In general, I’m a huge fan of short latencies. The mantra of fighting latency is what I believe made a lot of the Google services a joy to use. In general, when coding, we want to get and stay in the flow. The developer thinking the time is very precious, and we don’t want to be disrupted from that flow and wait for more than very few seconds; otherwise, one gets distracted, fetches yet another coffee, or worse, looks on social media, and there goes your attention.
In my eyes, this minimal turnaround time is the biggest advantage of the Quarkus framework. However, even without Quarkus, if you use a modern application container and some tooling, you can already achieve hot-redeployment times that enable a keep-in-the-flow development mode. For example, Open Liberty can deploy applications in less than a second, and when combined with tooling such as WAD, we can really improve our turnaround times, as described in this video.
Some notes on integration testing: What is also very helpful is that the quick startups of the overall Quarkus applications make tests actually much more suited for integration tests on a deployment level, rather than a code level. That is, a single application is deployed and end-to-end-tested using the application’s communication interfaces. However, one of the major causes for slow build times are long-running test phases that start up the application, or parts of it, for every. single. test run. Even with low startup times provided by Quarkus, this impact becomes huge, once more and more test scenarios become part of the pipeline. What we should do, in general, is to define a single or at most a few deployments during our test suite execution where we end-to-end-test our application without restarting the running application-under-test in between. This is regardless of whether we use Quarkus' capabilities for testing or a dedicated test project that hammers a fired-up application.
Continuous Delivery Turnaround Time
One of the downsides of native builds alà GraalVM is that this build takes a looooong time. Depending on your machine, it can take thirty seconds and more. It can even be much longer than what we are used to in a Java world. In our development pipeline, this implies that we don’t want to execute the native build on each code change, only inside the Continuous Delivery pipeline. Even still, we need to take into account that this will slow down our overall pipeline execution time that, otherwise, could be executed faster. Following the mantra of building our application only once and fully testing that very build before we ship to production, this implies that also the end-to-end/system/acceptance test turnaround times increase.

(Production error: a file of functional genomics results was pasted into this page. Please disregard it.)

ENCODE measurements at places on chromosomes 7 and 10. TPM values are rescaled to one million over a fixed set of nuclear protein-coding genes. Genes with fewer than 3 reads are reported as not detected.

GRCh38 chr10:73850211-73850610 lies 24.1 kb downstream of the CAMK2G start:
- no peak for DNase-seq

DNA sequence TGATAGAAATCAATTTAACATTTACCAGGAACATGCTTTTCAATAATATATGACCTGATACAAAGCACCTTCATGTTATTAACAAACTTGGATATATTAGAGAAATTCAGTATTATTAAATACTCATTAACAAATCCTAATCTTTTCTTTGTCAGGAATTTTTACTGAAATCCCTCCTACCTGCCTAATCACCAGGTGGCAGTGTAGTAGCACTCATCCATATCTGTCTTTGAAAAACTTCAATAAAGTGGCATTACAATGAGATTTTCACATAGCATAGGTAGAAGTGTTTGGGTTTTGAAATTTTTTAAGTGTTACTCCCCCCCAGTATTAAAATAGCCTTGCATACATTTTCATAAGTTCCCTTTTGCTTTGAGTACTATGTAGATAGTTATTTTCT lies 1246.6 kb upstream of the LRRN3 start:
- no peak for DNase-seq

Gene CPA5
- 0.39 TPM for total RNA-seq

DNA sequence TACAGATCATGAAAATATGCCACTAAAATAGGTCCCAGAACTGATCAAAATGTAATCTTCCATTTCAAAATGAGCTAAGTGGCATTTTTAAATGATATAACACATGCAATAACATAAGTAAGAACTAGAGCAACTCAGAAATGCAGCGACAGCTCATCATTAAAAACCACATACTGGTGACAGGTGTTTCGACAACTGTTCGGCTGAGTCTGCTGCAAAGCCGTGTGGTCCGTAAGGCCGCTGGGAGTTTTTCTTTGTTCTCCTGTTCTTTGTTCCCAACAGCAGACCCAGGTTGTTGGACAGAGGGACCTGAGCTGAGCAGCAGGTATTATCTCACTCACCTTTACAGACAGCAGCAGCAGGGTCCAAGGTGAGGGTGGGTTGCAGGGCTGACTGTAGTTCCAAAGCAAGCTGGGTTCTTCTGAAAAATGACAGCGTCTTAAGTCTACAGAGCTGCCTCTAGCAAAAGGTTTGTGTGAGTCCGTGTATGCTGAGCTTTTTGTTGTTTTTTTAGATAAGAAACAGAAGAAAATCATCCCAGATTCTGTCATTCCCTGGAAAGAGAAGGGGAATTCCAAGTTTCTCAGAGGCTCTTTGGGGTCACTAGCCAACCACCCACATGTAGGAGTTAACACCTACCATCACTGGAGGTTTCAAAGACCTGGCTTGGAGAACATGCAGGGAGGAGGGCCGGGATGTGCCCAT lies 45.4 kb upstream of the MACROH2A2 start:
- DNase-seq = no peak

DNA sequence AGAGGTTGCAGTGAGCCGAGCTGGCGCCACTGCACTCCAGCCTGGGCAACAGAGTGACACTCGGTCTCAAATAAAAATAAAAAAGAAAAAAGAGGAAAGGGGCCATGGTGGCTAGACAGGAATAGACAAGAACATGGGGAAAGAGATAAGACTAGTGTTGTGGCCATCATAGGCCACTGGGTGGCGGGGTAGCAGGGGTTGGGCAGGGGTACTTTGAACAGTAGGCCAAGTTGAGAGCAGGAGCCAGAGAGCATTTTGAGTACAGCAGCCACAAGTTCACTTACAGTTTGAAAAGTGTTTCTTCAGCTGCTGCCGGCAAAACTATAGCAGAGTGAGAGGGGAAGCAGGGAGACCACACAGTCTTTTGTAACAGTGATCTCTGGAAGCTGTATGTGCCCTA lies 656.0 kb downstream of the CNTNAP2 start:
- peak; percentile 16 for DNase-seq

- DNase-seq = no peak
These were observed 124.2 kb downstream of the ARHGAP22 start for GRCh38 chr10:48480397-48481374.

Besides native executables, Quarkus also supports thin deployment artifact, as thin JARs, which only contain the actual business logic classes, which are developed by us. This approach is possible with Quarkus since it separates the concerns of libraries and our own code. Have a look at the size and contents of the built
*-runner.jar. The implementation and required libraries are contained under the
lib/ directory. Just as with regular Java Enterprise applications, this allows us to leverage the benefits of Docker by optimizing for the copy-on-write file system image layers. If you know a little about these image layers, you’ll notice that this certainly makes sense in a containerized world. The build and transmission times of the container image also affect the overall build execution time. In this case, thin deployment artifacts offer the best possible experience. From my experience, the overall image sizes seldomly matter. What matters is how quickly can we re-build and re-transmit the layers that actually change. Even with tiny native images, these sizes and times are still orders of magnitude larger compared to a thin deployment artifact.